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Every Fridays night we talk about the same old question: should designers learn to code? Our industry is finally reaching a point where we are able to step back and reframe that question altogether.
There are two fundamental arguments used by those who defend the fact that designers who learn to code become more valuable than others:
- First, by creating prototypes that are as close as possible to the ultimate intent of the desired experience, it becomes more likely that it will be executed by others appropriately — if not by the designer itself.
- Second, the more a designer can speak the language of their developer peers, the better they can collaborate to get to a stronger final product.
Of course designers should know how to code. This is about being a good artisan and knowing the materials you’re dealing with.
Of course designers shouldn’t spend all day creating code. This is as inefficient as asking an architect to build a wall herself.
However, it turns out we were asking the wrong question all along.
As Dave Malouf points out in “To code or not to code? OMG! This is totally the wrong question”, while both of these arguments are truisms and irrefutable in their framing, they also continue to ignore all of the data that suggests that there are consequences to these truths — creating a unique paradox of logic.
Relying on designers being able to code can be a symptom of systemic oppression in the workplace. “As a designer, I will go out of my way to speak the language of those who hold power, to assimilate, so they will trust me. At the heart of this [contradiction] is the foundation of anthropology and the notion of balancing the outsider and insider perspectives to bring understanding through comparison. I am only as valuable as a designer as I am able to maintain that balance between the outsider and insider perspectives and to hold the mindset of student/apprentice.” — states Malouf.
In parallel to this never-ending discussion, we have been observing an ongoing evolution of the design tools we use every day that enable designers to go back to focusing on what they are really good at: designing (big surprise).
Adobe Illustrator is a great tool for web page design.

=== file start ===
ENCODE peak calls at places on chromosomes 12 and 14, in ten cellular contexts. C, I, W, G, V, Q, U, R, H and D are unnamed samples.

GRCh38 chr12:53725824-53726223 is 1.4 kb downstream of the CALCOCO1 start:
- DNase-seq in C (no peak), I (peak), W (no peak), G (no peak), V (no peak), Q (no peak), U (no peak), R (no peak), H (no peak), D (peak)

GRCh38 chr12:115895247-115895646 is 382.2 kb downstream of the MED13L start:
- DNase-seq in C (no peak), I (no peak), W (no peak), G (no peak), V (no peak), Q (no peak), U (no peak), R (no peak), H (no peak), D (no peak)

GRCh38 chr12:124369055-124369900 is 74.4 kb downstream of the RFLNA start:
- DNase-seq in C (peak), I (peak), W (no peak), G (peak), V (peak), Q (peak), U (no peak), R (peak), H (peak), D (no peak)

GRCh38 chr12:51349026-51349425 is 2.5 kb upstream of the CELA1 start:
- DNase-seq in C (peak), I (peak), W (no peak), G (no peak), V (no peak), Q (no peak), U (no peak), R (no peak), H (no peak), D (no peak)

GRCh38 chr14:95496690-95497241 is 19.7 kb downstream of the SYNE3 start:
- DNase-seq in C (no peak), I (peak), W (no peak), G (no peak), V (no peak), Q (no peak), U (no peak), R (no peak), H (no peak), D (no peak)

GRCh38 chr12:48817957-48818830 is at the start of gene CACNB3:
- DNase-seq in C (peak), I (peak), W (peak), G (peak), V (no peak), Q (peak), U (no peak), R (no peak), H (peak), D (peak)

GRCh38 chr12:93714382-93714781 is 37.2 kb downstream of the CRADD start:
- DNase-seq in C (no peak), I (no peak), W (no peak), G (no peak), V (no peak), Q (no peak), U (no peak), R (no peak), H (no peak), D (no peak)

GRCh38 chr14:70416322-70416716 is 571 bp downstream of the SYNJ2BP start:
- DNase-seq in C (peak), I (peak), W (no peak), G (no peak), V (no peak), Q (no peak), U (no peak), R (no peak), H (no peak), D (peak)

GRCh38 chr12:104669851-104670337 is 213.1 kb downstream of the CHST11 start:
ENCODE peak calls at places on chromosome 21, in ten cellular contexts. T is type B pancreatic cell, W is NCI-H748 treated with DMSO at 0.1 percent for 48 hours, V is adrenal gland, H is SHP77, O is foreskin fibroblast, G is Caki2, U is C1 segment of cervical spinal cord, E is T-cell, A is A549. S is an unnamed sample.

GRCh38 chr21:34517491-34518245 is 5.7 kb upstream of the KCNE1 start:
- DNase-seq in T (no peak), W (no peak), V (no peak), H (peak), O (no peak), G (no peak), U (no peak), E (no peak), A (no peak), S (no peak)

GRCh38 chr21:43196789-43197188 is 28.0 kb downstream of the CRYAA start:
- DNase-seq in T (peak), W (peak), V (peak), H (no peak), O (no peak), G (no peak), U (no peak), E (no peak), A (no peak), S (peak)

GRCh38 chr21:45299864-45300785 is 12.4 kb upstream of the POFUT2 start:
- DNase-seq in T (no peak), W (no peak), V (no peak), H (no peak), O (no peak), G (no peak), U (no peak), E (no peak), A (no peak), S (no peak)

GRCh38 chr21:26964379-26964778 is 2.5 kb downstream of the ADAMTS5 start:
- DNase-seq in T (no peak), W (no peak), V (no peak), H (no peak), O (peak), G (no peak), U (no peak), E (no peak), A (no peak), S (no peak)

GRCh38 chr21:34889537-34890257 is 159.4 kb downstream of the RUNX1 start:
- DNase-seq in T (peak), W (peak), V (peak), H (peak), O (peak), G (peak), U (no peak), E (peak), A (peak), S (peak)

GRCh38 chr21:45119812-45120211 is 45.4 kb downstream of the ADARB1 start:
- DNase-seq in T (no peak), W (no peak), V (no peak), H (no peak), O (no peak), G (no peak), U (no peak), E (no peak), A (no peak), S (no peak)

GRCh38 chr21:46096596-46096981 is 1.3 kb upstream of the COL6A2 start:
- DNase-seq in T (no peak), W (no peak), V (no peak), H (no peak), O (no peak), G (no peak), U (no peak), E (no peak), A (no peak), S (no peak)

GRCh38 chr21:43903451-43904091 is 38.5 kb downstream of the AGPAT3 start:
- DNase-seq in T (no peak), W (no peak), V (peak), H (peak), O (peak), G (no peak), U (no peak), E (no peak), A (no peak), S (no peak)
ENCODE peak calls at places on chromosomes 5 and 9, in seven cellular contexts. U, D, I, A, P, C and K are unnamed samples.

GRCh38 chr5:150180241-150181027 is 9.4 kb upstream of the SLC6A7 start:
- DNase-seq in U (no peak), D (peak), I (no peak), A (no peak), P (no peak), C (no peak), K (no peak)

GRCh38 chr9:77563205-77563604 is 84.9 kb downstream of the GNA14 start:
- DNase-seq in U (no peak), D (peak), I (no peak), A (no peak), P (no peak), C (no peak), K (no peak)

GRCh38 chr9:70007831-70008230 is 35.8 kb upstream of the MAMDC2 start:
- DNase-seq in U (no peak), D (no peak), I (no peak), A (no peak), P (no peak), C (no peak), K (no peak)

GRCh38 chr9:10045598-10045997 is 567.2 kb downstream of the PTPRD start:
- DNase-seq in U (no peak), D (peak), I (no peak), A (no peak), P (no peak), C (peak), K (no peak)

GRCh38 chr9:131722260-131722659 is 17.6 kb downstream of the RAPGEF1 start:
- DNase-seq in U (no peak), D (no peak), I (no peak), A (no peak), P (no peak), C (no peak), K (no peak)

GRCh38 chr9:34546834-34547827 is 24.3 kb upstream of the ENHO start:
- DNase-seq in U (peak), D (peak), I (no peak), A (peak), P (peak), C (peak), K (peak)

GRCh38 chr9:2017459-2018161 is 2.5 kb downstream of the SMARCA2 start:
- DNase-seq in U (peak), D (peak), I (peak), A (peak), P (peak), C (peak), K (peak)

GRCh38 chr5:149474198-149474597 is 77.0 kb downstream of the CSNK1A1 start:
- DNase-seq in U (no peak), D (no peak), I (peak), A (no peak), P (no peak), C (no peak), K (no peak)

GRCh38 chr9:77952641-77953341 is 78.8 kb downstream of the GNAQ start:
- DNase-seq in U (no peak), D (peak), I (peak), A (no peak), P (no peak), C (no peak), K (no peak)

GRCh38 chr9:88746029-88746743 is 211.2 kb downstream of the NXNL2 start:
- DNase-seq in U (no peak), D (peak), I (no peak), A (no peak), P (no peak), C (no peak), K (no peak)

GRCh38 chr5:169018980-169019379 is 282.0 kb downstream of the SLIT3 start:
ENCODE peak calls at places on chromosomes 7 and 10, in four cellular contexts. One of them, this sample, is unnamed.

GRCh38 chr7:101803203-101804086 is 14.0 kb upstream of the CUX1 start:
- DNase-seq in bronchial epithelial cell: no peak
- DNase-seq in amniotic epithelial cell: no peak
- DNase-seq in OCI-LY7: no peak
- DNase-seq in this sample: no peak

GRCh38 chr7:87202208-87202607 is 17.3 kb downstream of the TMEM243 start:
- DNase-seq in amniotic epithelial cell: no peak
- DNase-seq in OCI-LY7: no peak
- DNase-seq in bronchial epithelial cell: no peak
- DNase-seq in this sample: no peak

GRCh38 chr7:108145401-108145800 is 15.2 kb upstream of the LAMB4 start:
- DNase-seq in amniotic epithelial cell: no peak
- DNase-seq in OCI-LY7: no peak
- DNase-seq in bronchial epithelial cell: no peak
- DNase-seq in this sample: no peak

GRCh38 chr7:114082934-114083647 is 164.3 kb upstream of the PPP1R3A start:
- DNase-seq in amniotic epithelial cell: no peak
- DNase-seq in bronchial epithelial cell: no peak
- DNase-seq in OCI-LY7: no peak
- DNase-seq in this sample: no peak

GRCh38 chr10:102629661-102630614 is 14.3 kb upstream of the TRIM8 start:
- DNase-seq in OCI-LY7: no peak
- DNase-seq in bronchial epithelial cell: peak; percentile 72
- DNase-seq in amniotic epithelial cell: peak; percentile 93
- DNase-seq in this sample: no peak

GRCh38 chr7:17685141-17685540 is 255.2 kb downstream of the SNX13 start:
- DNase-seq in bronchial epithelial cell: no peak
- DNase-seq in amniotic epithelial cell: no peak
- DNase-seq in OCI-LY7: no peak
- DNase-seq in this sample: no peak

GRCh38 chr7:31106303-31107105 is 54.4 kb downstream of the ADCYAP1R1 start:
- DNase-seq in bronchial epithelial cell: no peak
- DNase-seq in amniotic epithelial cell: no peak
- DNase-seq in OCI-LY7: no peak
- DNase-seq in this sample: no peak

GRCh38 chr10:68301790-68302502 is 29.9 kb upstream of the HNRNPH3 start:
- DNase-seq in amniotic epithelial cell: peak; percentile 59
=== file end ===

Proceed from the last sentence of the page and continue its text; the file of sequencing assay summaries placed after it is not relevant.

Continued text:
In 2018 we have seen a few transformations that corroborate that trend:
- Principle has become one of the most popular UI prototyping tools, requiring almost zero knowledge of coding and native coding languages;
- Companies like Airbnb have developed internal workflows that allow designers to sketch a UI on paper, and spit out code in a matter of seconds, bridging the gap between designers and engineers working on design systems at scale;
- New tools like Framer X and Modulz have evolved to be able to automatically translate UI patterns into React components, which means in most cases developers can build upon designs instead of replicating them in production;
- Tools like Hadron App have started to unify Design and Dev workflows into a single UI that has two distinct “views”.
This is an ordinary development tool for web pages. Yes, this is how you website looks like.
Our tools shape the way we think. While knowing how to code certainly helps designers ensure they are coming up with technically feasible interfaces, there is a new wave of tools that are gradually taking on the responsibility of making designers think in terms of components and design systems.
Modern design tools focus on the design-development collaboration. Apps can provide many features and a comfortable interface who can be changed depending on needs: from heavy code validation, to light hyper creative. And then, merge together to the final web page.
In 2019, we will see more instances of design tools that “know how to code” — designers putting machines to work for them, as opposed to having to learn an entirely new discipline that is foreign to their craft. It will also be the year when we stop thinking in terms of “dev handoff,” and start thinking in terms of integrated workflows.